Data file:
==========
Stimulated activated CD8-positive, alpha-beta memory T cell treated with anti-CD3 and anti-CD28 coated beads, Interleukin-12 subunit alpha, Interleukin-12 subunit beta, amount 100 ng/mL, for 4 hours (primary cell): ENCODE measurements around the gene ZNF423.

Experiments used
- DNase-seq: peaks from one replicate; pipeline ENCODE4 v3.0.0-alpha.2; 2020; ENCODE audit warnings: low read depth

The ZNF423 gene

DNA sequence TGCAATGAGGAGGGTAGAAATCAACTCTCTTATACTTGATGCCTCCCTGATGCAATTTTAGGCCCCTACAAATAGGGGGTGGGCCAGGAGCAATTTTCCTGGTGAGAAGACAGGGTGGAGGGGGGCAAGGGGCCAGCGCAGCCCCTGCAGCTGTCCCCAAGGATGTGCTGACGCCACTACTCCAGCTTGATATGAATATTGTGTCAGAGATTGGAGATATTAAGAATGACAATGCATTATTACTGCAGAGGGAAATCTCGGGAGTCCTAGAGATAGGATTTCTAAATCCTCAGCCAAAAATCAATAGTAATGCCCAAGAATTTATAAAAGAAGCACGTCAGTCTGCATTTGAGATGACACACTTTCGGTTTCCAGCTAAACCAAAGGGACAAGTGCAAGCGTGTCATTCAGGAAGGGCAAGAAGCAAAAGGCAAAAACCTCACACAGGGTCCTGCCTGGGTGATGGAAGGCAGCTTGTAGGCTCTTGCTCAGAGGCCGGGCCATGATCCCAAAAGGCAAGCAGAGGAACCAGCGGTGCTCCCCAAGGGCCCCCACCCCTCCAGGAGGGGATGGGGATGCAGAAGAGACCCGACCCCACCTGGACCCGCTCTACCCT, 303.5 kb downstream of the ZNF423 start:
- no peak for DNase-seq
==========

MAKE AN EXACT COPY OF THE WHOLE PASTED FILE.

Stimulated activated CD8-positive, alpha-beta memory T cell treated with anti-CD3 and anti-CD28 coated beads, Interleukin-12 subunit alpha, Interleukin-12 subunit beta, amount 100 ng/mL, for 4 hours (primary cell): ENCODE measurements around the gene ZNF423.

Experiments used
- DNase-seq: peaks from one replicate; pipeline ENCODE4 v3.0.0-alpha.2; 2020; ENCODE audit warnings: low read depth

The ZNF423 gene

DNA sequence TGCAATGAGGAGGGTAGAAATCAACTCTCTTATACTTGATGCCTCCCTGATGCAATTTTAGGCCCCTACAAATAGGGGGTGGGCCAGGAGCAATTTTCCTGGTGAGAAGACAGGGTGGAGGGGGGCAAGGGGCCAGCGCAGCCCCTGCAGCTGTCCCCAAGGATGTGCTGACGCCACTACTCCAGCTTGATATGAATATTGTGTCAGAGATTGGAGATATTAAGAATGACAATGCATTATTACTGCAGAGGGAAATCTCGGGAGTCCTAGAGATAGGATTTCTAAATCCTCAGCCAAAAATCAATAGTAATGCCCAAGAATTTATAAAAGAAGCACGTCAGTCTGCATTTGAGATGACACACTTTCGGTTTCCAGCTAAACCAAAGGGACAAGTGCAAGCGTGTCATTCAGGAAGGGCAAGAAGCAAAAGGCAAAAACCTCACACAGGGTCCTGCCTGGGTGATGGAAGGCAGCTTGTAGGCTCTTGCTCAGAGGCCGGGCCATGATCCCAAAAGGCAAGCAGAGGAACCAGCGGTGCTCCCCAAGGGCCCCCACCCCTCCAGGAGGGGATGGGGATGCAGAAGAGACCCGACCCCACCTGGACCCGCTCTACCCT, 303.5 kb downstream of the ZNF423 start:
- no peak for DNase-seq